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NACTO Wrap-Up: Cities Are Doing It For Themselves

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The leaders of the nation’s big city transportation agencies have formed a tight-knit circle, brought together by the National Association of City Transportation Officials to share best practices, and yes, battle scars.

As NACTO’s first ever national conference drew to a close Friday, transportation chiefs from Boston, Philadelphia, San Francisco, Chicago and New York all talked about the progress their cities have made and shared their frustration at the lack of attention to cities and transportation in the state and national political arenas.

NYC Mayor Michael Bloomberg set the tone by blasting the state government in his introductory remarks. “Our economy is dependent on transportation," he said. "But our state refused to give us money for a new subway line, so we said 'screw you' and took city taxpayer money to extend a subway line.”

NYC Transportation Commissioner Janette Sadik-Khan put it even more starkly. She said that instead of the old New Yorker cartoon, a New Yorker’s view of the world, in which the map falls off dramatically after the Hudson River, “Washington’s view of the world is made up of Iowa, Ohio and lots of highways. And some dollar signs on the map where New York and Los Angeles are.”

Despite the lack of attention from Congress and the presidential contenders, Sadik-Khan explained that transportation innovations at the city level can cumulatively affect the nation’s economy, echoing the previous day’s plenary speaker Bruce Katz of the Brookings Institution. “You’ve got two-thirds of Americans living in top 100 metropolitans areas, where three-quarters of US GDP is generated,” Sadik-Khan said. "Yet there is no mention of cities in presidential debates." Added San Francisco Municipal Transportation Commissioner Ed Reiskin, “There was no mention at all of transportation in any of the debates.”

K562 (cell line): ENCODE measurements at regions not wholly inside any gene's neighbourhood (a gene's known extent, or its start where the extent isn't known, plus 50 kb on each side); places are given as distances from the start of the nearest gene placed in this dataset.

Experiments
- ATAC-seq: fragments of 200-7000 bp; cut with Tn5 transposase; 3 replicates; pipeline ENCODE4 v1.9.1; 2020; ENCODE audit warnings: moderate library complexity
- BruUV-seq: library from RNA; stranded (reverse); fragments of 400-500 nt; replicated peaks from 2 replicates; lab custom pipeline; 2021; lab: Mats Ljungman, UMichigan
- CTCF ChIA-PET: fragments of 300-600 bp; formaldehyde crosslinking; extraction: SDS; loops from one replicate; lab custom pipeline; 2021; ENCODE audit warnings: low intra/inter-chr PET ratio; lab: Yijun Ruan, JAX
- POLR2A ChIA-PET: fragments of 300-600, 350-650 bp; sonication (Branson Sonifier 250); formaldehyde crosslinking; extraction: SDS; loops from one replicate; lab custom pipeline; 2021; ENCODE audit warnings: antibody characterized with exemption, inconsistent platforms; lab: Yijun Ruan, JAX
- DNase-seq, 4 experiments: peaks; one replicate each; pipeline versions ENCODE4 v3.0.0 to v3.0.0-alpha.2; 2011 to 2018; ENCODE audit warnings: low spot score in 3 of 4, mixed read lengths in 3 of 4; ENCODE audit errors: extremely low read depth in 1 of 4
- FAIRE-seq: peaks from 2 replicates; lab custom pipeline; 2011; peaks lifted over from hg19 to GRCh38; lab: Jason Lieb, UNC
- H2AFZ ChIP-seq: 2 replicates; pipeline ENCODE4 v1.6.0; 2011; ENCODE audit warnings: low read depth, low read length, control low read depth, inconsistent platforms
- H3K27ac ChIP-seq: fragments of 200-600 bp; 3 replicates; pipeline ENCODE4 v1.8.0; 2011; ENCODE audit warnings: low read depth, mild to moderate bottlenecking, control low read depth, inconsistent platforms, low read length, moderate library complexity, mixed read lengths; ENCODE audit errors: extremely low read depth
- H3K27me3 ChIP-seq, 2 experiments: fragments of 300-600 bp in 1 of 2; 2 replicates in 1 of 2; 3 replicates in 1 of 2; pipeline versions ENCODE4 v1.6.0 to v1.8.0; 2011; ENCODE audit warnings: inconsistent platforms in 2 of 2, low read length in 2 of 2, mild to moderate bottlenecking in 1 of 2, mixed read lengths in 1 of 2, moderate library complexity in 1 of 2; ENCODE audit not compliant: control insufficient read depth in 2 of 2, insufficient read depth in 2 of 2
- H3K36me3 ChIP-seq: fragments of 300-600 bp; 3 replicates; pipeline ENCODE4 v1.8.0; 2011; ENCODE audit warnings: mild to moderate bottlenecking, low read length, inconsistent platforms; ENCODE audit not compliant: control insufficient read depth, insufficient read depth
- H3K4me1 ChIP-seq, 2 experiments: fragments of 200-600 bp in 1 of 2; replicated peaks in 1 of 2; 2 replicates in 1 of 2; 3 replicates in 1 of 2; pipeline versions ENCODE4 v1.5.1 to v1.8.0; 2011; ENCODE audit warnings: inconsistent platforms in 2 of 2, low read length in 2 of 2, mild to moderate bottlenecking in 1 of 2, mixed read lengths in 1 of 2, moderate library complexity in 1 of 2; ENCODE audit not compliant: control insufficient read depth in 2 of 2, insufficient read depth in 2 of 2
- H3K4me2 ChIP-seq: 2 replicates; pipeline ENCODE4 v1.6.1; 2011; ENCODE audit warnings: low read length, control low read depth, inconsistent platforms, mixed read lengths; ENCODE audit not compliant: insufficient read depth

Given the progress that cities across the country are making on transportation reform, the question arises: How much more can cities do without the active support of Washington and state governments?

In Boston, where Mayor Menino recently declared “the car is no longer king,” the regional transit agency, the MBTA, is drowning in debt. According to the city’s transportation commissioner, Tom Tinlin, Boston has decided that it can’t wait for the state to fix the transportation system. They are creating bike lanes and using bike-share to help supplement reduced transit service and ensure that their residents can keep moving. Reiskin agreed: “The most cost-effective transportation investment we can make is in bicycle infrastructure.”

Many of the panelists discussed the increasing importance of public-private partnerships, particularly in terms of bike-share and car-share programs, to expand transportation options. They also voiced the need for cities to use their leverage in these partnerships to ensure equitable delivery of services to residents of all socio-economic classes.

Other panelists, like Philadelphia Deputy Mayor of Transportation and Utilities Rina Cutler, called on state and federal governments to wise up. “The deficit we have now is nothing compared to what it will be if we don’t make smart investments now to maintain what we have… We cannot afford to just kick this down the road.”

So why aren’t state governments and Congress keeping up with cities? Chicago DOT Commissioner Gabe Klein proposed that it’s because city residents -- especially younger residents and entrepreneurs -- expect their mayors and city governments to move at a much, much faster pace. City governments have to be much more creative and nimble to respond to these demands or else risk losing the residents and businesses that power their economies.

Philadelphia’s Cutler countered that cities need to make a better case for themselves. “We have still not made the sale in terms of what a dollar’s worth of investment gets us,” she said. She says we need to a better job of making this case to convince constituents and to put pressure on state and national leaders. “We need to get really loud,” she said. “We have two years before next federal transportation bill, and we need to focus on economic and livability messages around federal investment in infrastructure.”

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